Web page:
On the Road to Beijing
When I was a kid I was told to finish my dinner because “children were starving in China.” We touched down in Beijing a week ago and all the children I’ve seen look pretty well fed. Thanks Mom and Dad for coercing me into eating that cold meatloaf.
Beijing is a busy, bustling city. We spend the first morning walking through Tiananmen Square, the site of the 1989 democracy protest. Ya’ll remember the iconic image of the guy standing in front of the tank.
We walked under a picture of Chairman Mao, the size of a movie screen, and entered an archway leading to the Forbidden City. Here lie well-preserved palaces and temples from 24 emperors from the Ming and Qing dynasties that lived and worked in palatial splendor. The place was packed. The Chinese love their history
The following day we taxied an hour and a half outside of Bejing to a section of the Great Wall of China called Mutianyu. The wall was first built in 550 and later reinforced around 1400. The Wall was built to keep out the likes of Genghis Kahn and his army of invading Mongols. It didn’t work. Genghis moved his troops into China in 1211.
I’d watched a Smithsonian special about the wall before we flew to China. I learned that the strength and longevity of the Great Wall of China lies in the sticky rice that was used as its mortar.
Over 400,000 people perished in the construction of the wall. Apparently they left them where they died. So this place is not only a barricade, but a tomb as well. The great wall was called “the longest cemetery on earth.”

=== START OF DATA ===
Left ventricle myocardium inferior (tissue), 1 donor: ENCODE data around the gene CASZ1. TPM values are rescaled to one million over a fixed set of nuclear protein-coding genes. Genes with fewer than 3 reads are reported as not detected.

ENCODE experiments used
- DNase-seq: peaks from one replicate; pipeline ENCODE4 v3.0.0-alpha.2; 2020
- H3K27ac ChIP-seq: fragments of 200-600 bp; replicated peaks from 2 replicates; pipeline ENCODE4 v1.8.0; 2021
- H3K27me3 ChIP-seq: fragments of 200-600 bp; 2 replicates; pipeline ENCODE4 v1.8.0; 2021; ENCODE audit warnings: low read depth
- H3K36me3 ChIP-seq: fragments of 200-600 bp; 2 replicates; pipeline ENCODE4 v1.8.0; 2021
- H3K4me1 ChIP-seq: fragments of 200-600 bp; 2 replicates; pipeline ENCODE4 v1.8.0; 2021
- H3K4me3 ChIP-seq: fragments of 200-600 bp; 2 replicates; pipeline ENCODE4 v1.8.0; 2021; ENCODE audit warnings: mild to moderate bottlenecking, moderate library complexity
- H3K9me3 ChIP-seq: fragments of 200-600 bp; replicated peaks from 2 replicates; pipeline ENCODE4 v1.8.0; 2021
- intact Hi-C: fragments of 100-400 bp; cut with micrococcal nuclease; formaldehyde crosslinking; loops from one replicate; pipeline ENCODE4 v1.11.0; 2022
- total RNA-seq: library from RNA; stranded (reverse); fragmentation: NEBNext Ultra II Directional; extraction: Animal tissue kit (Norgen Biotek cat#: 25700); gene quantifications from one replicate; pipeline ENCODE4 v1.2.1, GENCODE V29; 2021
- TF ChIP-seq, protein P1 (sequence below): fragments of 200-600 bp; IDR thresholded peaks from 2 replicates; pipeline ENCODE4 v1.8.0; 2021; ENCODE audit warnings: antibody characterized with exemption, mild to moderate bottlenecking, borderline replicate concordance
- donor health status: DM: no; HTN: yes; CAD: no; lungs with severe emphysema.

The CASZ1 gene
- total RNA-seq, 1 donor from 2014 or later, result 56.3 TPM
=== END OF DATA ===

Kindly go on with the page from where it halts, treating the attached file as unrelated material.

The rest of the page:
We could have ridden the cable car up from the parking lot to the mountain ridge and the Wall, but we climbed the billion steps. It was a grueling work as crows cawed from the skies above.
We reached the top and explored the watchtowers and parapets for two hours taking selfies and imagining a horde of barbarians raining down on us from the north. I sharpened my dagger and held watch.
We concluded our visit to Beijing with a duck dinner. Not any duck dinner. But Peking duck at Suji Minfu, the best place in Beijing to eat duck. Peking duck is glorious. They started roasting duck in China around 420, one of the main dishes in the imperial court. Now everyone can enjoy the thin, crisp skin and amazing meat eaten in a pancake with scallion, cucumber, sweet bean sauce. No one spoke English but that did not matter. Duck was the common denominator.
At a nearby table three Chinese gents were feasting on duck and knocking back quantities of clear alchohol, maybe Chinese rice wine. They were happy and loud and looked at us and smiled. As we finished our meal and passed their table I said, “Ni hai” and shook their hands. They offered me a shot glass of their excellent rice wine. I drank it back to their great delight and with thumbs up we forged our very own U.S. – China détente.